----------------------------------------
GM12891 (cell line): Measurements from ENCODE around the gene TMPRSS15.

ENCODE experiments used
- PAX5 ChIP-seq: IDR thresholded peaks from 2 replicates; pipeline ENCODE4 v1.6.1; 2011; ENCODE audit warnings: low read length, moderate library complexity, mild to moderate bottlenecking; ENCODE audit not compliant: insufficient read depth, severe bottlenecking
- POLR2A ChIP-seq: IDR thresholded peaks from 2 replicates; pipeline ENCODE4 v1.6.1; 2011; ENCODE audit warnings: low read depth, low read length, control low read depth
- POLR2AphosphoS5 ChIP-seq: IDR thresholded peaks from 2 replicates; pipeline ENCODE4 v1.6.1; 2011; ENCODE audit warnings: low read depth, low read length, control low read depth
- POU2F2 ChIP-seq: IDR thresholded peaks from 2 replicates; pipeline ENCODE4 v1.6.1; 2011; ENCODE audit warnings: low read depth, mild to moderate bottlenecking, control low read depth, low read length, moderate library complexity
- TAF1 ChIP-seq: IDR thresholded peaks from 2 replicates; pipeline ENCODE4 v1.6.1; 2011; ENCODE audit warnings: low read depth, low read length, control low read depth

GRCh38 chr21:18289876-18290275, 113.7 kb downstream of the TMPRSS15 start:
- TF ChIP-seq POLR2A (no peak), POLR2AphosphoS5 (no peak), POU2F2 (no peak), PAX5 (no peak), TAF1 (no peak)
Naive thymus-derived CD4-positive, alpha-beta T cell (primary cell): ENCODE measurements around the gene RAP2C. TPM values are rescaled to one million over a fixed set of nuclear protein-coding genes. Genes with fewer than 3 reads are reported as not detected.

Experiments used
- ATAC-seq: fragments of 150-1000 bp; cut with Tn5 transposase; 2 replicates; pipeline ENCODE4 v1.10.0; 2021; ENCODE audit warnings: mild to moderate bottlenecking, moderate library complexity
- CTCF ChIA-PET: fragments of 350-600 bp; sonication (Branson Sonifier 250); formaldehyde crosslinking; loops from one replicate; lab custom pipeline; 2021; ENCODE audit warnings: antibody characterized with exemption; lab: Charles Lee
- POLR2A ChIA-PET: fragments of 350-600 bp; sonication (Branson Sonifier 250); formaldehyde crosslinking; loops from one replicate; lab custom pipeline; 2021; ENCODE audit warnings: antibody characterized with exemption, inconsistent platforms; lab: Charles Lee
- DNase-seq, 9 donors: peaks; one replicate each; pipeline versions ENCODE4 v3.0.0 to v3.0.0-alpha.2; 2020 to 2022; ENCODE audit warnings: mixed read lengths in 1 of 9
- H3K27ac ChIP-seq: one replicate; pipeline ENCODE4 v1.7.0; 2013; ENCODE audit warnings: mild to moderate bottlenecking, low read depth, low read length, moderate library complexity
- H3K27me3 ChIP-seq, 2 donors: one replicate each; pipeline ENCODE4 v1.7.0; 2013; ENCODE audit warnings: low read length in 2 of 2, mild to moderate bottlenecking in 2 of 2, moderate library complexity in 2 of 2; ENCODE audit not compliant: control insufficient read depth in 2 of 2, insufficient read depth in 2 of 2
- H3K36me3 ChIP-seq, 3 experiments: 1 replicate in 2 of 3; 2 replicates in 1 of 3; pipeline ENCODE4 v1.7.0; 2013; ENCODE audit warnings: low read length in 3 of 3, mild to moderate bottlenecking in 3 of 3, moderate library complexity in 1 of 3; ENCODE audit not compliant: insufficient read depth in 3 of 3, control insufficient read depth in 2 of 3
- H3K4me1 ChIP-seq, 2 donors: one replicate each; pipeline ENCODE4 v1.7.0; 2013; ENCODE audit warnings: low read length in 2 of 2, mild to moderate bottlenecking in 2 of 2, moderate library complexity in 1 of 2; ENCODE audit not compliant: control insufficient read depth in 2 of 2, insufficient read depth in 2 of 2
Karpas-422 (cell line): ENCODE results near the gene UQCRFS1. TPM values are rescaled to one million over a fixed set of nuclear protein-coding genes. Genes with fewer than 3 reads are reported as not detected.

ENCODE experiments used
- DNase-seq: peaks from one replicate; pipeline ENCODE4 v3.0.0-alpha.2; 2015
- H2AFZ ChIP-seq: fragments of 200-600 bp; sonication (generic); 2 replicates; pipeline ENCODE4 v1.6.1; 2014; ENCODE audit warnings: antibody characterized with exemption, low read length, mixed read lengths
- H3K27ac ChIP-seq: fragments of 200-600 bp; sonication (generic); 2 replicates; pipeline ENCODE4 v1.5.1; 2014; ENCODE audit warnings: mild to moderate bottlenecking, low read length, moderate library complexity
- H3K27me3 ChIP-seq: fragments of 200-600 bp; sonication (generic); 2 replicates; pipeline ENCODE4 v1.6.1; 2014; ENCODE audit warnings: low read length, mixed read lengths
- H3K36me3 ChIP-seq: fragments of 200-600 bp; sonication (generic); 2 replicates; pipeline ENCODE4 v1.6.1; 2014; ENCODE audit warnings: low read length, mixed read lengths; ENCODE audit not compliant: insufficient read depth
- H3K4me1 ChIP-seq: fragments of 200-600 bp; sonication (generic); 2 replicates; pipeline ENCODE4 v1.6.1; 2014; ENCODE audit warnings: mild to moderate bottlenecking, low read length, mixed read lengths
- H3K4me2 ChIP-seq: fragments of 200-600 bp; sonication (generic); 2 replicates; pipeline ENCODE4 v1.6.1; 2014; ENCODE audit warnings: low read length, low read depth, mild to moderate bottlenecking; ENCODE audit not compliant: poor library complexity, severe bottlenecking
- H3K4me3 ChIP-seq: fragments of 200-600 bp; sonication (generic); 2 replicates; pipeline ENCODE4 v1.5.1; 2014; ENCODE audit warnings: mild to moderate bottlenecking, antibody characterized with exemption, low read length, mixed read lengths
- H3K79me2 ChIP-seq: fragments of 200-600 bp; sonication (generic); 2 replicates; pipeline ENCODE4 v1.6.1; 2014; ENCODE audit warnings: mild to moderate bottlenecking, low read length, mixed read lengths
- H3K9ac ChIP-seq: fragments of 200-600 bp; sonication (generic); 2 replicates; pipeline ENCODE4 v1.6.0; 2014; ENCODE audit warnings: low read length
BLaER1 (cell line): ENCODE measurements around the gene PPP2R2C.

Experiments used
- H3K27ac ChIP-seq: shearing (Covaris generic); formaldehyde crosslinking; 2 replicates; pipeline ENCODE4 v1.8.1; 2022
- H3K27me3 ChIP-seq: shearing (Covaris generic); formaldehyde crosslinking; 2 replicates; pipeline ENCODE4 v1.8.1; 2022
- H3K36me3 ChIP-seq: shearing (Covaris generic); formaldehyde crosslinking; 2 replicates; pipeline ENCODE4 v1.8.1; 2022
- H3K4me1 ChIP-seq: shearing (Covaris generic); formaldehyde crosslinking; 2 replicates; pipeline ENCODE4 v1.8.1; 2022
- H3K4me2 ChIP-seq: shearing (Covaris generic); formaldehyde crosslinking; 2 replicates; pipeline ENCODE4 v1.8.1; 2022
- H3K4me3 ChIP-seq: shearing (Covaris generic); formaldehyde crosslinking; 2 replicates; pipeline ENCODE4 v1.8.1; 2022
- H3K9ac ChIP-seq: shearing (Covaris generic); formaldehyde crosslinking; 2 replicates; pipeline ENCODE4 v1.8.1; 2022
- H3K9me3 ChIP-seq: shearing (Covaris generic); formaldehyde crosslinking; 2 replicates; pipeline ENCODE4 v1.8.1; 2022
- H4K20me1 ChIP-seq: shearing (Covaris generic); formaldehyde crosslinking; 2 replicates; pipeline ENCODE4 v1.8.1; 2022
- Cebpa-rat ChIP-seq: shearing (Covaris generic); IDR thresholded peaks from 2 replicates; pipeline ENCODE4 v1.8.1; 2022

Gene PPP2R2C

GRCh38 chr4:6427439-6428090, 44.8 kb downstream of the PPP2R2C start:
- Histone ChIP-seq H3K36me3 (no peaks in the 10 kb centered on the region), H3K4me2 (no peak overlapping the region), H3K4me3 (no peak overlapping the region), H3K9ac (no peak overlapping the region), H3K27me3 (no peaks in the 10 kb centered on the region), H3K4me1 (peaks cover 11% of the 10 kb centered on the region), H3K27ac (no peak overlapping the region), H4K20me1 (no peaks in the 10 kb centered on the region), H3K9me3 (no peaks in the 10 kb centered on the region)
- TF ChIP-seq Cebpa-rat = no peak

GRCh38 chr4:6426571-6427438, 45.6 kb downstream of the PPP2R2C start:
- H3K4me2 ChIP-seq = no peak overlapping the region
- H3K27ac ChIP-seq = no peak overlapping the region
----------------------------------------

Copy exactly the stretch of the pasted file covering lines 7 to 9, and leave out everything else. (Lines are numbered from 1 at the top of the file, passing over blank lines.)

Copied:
- TAF1 ChIP-seq: IDR thresholded peaks from 2 replicates; pipeline ENCODE4 v1.6.1; 2011; ENCODE audit warnings: low read depth, low read length, control low read depth

GRCh38 chr21:18289876-18290275, 113.7 kb downstream of the TMPRSS15 start:
- TF ChIP-seq POLR2A (no peak), POLR2AphosphoS5 (no peak), POU2F2 (no peak), PAX5 (no peak), TAF1 (no peak)